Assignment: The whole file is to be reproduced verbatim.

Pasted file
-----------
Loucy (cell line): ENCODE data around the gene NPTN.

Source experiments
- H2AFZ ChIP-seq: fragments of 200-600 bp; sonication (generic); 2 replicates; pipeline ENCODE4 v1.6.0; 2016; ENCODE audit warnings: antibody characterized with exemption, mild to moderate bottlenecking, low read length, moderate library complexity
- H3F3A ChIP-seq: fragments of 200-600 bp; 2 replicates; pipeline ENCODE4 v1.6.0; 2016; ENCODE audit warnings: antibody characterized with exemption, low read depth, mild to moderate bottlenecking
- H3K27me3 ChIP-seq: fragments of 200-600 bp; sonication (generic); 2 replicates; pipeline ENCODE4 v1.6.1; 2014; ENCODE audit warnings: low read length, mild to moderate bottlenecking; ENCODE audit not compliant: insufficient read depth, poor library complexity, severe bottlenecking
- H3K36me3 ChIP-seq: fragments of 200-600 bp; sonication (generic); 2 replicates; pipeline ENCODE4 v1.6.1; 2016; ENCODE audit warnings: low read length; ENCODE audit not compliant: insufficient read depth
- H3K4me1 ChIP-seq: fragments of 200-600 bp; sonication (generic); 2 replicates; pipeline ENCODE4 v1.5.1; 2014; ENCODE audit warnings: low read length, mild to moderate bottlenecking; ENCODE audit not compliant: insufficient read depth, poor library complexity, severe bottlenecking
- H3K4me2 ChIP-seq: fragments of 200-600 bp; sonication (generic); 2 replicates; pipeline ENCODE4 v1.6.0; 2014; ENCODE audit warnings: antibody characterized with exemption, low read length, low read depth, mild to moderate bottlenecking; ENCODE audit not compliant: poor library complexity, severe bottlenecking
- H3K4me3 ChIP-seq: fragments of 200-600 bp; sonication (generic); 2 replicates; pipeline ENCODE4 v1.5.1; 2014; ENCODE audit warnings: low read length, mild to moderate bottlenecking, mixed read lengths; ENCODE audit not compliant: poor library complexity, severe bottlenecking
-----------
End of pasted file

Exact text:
Loucy (cell line): ENCODE data around the gene NPTN.

Source experiments
- H2AFZ ChIP-seq: fragments of 200-600 bp; sonication (generic); 2 replicates; pipeline ENCODE4 v1.6.0; 2016; ENCODE audit warnings: antibody characterized with exemption, mild to moderate bottlenecking, low read length, moderate library complexity
- H3F3A ChIP-seq: fragments of 200-600 bp; 2 replicates; pipeline ENCODE4 v1.6.0; 2016; ENCODE audit warnings: antibody characterized with exemption, low read depth, mild to moderate bottlenecking
- H3K27me3 ChIP-seq: fragments of 200-600 bp; sonication (generic); 2 replicates; pipeline ENCODE4 v1.6.1; 2014; ENCODE audit warnings: low read length, mild to moderate bottlenecking; ENCODE audit not compliant: insufficient read depth, poor library complexity, severe bottlenecking
- H3K36me3 ChIP-seq: fragments of 200-600 bp; sonication (generic); 2 replicates; pipeline ENCODE4 v1.6.1; 2016; ENCODE audit warnings: low read length; ENCODE audit not compliant: insufficient read depth
- H3K4me1 ChIP-seq: fragments of 200-600 bp; sonication (generic); 2 replicates; pipeline ENCODE4 v1.5.1; 2014; ENCODE audit warnings: low read length, mild to moderate bottlenecking; ENCODE audit not compliant: insufficient read depth, poor library complexity, severe bottlenecking
- H3K4me2 ChIP-seq: fragments of 200-600 bp; sonication (generic); 2 replicates; pipeline ENCODE4 v1.6.0; 2014; ENCODE audit warnings: antibody characterized with exemption, low read length, low read depth, mild to moderate bottlenecking; ENCODE audit not compliant: poor library complexity, severe bottlenecking
- H3K4me3 ChIP-seq: fragments of 200-600 bp; sonication (generic); 2 replicates; pipeline ENCODE4 v1.5.1; 2014; ENCODE audit warnings: low read length, mild to moderate bottlenecking, mixed read lengths; ENCODE audit not compliant: poor library complexity, severe bottlenecking